How would you reply if a psychologist asked how satisfied you were with your life? A trio of UVA professors delve into what makes us happy.
Engineers at UVA’s Center for Applied Biomechanics are working on a new “virtual” crash-test dummy, existing entirely on computer and better simulating the intricacies of the body than a traditional dummy ever could.
The Dec. 26, 2004, earthquake resulted in a human death toll of a quarter million people, but few animals perished. Drawing on his pioneering research about elephant behavior, Michael Garstang, an emeritus professor of environmental sciences at UVA, is on the hunt to find out why.
All UVA students are heavy drinkers, right? Wrong. The National Social Norms Institute at UVA addresses common misperceptions.
Though the launch of the world’s most powerful particle accelerator was marked by a ding instead of a bang, the Large Hadron Collider still holds the promise of unlocking secrets about the essence of matter and insights into the Big Bang.
Burn victims suffer a unique agony. The pain of their injury is compounded by the rigorous cleansing required to ward off infection, a common and often fatal complication.
Hillary Bart-Smith works on an autonomous undersea vehicle based on manta rays, Laura Galloway analyzes the maternal effect in plants and more.
Cognitive science professor Dennis Proffitt works on a new device to help patients with paralysis communicate.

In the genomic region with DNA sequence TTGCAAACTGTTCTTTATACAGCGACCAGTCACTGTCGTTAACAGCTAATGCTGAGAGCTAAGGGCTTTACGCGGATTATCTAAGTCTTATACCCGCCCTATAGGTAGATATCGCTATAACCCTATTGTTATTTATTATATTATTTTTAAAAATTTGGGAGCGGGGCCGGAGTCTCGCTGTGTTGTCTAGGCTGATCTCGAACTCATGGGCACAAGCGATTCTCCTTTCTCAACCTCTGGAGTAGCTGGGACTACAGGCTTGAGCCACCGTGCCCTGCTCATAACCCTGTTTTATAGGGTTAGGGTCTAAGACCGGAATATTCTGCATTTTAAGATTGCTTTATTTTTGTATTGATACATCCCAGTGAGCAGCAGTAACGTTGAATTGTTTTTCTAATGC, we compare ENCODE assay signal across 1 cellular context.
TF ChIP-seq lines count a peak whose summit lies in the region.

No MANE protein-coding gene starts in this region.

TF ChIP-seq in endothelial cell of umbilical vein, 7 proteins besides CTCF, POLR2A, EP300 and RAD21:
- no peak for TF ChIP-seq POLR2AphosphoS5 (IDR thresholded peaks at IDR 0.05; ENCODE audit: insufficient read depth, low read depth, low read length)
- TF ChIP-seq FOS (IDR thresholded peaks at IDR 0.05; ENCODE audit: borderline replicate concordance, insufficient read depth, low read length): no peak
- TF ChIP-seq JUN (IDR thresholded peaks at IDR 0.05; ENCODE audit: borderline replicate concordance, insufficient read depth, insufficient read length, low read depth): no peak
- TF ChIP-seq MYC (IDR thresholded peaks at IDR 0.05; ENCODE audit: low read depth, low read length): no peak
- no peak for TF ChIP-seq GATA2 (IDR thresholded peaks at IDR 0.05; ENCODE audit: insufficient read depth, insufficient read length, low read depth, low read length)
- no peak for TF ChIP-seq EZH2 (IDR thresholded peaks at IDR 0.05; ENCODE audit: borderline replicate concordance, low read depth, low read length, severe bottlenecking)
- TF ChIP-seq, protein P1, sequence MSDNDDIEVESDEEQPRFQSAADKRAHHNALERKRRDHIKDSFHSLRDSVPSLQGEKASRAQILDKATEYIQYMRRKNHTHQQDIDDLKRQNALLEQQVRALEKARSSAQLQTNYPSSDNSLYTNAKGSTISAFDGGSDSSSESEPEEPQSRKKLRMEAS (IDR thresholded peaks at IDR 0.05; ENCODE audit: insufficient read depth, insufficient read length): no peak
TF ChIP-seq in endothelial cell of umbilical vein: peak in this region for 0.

A study by UVA researchers suggests that air pollution may be a cause for the decline in populations of pollinating insects, including bees.
UVA plastic surgeon Adam Katz finds new applications for a fat grafting procedure.
Research suggests that political affiliation may be the result of something deeper than conscious identification with an ideology.
A doctoral student in computer engineering finds security flaws in an RFID chip commonly used in subway passes.
A study by University psychologists suggests that fear of certain animals may be innate in humans.
When more than a billion people lack clean drinking water, the efforts of two UVA students might seem like a drop in the bucket.
Galloway’s work earned him the 2008 Tyler Environmental Prize, which is administered by the University of Southern California and is considered the equivalent of the Nobel Prize in the fields of environmental science, energy and environmental health.
Through isotopic hair analysis, environmental sciences professor Stephen Macko can tell what his students ate for breakfast and what Oetzi the iceman enjoyed during an ancient repast.